|Twentieth Century Fox Film Corporation | Release Date: November 12, 1999||CRITIC SCORE DISTRIBUTION|
A monumentally graceful union of two extremely dissimilar stars, one inspired cinematographer and an exceptionally patient, curious, independent-minded director.
Sarandon and Portman have sizzling electricity that makes every funny, touching or sad moment between them seem even more fascinating than the last.
A smart study of the identity-shredding inherent in so much dissatisfaction and relocation.
A quietly resonant movie about the painful alliance between single mothers and their daughters, and the complicated drama of separation.
Well worth seeing for the incandescent Portman.
Light on plot but heavy on observation: Wang concentrates on exploring the unseen ways in which mother and daughter rely on each other.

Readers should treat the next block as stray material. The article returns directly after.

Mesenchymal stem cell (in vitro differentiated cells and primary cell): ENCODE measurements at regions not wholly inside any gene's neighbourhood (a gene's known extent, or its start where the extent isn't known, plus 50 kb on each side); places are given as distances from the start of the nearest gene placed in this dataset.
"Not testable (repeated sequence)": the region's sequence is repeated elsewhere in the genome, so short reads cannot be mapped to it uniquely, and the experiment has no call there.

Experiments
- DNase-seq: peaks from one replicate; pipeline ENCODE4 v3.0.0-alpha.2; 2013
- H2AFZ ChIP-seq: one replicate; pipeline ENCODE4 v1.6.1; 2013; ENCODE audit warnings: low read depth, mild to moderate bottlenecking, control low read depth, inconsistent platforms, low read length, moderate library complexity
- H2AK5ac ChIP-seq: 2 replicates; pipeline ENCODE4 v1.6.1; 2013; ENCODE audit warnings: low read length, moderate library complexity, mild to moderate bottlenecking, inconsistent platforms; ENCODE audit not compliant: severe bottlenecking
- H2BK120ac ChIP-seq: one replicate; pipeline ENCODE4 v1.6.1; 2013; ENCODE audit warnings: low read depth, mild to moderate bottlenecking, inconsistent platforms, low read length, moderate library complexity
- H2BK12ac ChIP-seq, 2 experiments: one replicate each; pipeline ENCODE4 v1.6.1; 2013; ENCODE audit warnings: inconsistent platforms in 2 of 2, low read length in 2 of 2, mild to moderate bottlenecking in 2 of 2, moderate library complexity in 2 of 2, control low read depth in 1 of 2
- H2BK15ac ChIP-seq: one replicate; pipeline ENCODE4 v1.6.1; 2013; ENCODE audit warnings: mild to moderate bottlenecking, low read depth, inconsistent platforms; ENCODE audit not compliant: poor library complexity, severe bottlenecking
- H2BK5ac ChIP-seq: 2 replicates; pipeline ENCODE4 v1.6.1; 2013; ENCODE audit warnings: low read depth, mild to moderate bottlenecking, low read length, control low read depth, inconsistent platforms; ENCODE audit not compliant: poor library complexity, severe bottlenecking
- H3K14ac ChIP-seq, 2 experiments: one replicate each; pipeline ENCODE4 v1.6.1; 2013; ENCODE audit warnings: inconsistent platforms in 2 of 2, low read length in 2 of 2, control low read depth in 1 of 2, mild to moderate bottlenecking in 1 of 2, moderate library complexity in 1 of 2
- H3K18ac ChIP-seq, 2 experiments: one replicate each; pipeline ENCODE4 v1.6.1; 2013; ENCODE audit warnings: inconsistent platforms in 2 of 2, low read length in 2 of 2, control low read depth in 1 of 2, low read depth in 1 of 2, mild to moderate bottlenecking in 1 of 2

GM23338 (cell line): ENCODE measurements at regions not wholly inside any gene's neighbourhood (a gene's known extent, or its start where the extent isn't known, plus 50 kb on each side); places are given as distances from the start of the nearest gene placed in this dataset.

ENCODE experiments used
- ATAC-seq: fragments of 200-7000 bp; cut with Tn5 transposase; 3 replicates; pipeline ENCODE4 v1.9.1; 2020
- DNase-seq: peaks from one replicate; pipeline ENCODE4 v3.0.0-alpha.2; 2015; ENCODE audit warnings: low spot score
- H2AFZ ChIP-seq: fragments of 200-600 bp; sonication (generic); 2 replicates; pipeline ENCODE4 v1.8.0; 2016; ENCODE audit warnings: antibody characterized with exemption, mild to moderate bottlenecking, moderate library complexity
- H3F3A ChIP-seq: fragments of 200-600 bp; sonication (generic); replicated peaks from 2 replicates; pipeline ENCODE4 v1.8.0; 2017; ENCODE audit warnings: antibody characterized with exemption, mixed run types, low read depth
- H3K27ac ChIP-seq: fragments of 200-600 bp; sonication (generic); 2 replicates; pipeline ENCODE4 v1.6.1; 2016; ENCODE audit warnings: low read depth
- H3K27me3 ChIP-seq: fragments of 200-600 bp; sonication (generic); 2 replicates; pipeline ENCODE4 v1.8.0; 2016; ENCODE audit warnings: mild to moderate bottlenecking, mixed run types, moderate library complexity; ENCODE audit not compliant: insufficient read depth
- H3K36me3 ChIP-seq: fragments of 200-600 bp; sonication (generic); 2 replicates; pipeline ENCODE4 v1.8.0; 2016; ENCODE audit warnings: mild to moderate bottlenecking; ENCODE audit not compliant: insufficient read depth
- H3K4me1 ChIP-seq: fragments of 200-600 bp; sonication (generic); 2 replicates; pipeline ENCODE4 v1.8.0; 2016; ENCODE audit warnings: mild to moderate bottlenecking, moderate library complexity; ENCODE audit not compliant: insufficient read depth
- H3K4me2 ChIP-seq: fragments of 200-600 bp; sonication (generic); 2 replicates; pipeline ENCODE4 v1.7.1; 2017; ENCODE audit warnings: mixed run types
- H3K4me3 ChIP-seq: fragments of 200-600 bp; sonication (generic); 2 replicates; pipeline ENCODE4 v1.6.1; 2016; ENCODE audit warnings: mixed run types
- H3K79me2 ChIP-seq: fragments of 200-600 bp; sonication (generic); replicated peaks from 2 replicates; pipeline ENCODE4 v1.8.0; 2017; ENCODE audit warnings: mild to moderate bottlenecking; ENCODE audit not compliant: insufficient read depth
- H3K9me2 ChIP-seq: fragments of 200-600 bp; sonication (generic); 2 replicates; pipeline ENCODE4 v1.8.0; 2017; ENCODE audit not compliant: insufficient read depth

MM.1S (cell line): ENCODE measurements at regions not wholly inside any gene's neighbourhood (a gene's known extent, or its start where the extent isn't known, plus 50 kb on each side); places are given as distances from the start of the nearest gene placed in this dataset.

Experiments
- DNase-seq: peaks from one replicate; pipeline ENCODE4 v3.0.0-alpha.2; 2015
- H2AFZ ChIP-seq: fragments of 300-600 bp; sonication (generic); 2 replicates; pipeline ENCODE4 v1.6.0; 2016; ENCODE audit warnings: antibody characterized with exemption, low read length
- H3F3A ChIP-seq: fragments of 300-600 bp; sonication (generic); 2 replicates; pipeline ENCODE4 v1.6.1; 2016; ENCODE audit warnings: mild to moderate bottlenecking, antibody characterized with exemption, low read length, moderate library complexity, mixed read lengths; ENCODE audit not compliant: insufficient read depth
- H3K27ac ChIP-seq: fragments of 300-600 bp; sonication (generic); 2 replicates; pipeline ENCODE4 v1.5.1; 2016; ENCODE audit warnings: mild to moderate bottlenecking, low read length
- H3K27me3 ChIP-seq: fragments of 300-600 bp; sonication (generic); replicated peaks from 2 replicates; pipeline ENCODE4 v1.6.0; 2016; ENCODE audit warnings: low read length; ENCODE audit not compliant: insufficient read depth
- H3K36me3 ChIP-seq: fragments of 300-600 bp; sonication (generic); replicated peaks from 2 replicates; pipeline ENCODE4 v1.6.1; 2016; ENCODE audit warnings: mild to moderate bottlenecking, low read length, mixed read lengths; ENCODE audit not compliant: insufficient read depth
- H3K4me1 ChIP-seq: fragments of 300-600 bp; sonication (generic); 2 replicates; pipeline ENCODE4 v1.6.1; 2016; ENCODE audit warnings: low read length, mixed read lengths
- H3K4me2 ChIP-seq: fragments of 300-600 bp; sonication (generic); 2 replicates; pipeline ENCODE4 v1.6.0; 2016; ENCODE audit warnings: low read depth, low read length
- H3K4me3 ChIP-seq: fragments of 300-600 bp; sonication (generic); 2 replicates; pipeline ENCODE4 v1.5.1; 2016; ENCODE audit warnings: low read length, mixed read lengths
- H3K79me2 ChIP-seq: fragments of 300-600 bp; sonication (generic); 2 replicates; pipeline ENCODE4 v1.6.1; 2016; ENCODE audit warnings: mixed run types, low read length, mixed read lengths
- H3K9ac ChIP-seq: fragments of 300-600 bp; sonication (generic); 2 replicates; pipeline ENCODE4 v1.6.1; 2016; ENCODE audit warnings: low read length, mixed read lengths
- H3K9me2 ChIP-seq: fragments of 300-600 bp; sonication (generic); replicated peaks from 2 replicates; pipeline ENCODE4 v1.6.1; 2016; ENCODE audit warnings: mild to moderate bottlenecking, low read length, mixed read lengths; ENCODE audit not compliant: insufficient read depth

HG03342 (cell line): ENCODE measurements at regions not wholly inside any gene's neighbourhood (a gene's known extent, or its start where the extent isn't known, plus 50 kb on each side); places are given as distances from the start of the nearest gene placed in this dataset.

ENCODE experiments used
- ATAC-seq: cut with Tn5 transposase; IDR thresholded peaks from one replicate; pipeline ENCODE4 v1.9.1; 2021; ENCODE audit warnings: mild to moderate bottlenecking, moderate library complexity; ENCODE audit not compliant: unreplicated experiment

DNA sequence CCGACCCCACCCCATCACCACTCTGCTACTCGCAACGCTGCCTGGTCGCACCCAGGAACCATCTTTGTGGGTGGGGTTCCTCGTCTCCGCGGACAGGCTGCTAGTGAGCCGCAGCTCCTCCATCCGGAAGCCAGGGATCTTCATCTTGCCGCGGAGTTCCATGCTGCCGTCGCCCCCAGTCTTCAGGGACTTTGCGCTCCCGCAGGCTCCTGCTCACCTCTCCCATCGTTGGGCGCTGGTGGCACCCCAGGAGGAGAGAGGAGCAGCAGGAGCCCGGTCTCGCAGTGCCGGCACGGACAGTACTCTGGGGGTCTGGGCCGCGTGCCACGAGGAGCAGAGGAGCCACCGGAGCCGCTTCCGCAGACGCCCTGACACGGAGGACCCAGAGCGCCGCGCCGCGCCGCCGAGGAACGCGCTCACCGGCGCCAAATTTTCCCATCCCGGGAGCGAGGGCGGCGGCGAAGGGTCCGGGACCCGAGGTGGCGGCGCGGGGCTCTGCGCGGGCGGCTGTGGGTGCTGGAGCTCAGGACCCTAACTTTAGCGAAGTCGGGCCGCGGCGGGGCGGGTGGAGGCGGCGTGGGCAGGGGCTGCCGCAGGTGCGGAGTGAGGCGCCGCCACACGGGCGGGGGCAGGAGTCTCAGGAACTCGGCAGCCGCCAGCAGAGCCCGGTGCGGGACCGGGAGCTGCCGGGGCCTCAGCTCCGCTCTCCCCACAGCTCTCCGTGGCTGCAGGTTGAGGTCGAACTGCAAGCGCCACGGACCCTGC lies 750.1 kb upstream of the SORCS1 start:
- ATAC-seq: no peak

You could do a lot worse than spend two hours in the company of two such talented actresses.
Corny and blubbery as it is, still packs an emotional wallop.
It's terrific to see such well-matched actresses of opposing generations duke it out.
Formula mother-brat stuff...It's only the deft teamwork of Portman and Sarandon that keeps the triteness at bay.
What it doesn't have is a central figure you can give a hoot about.
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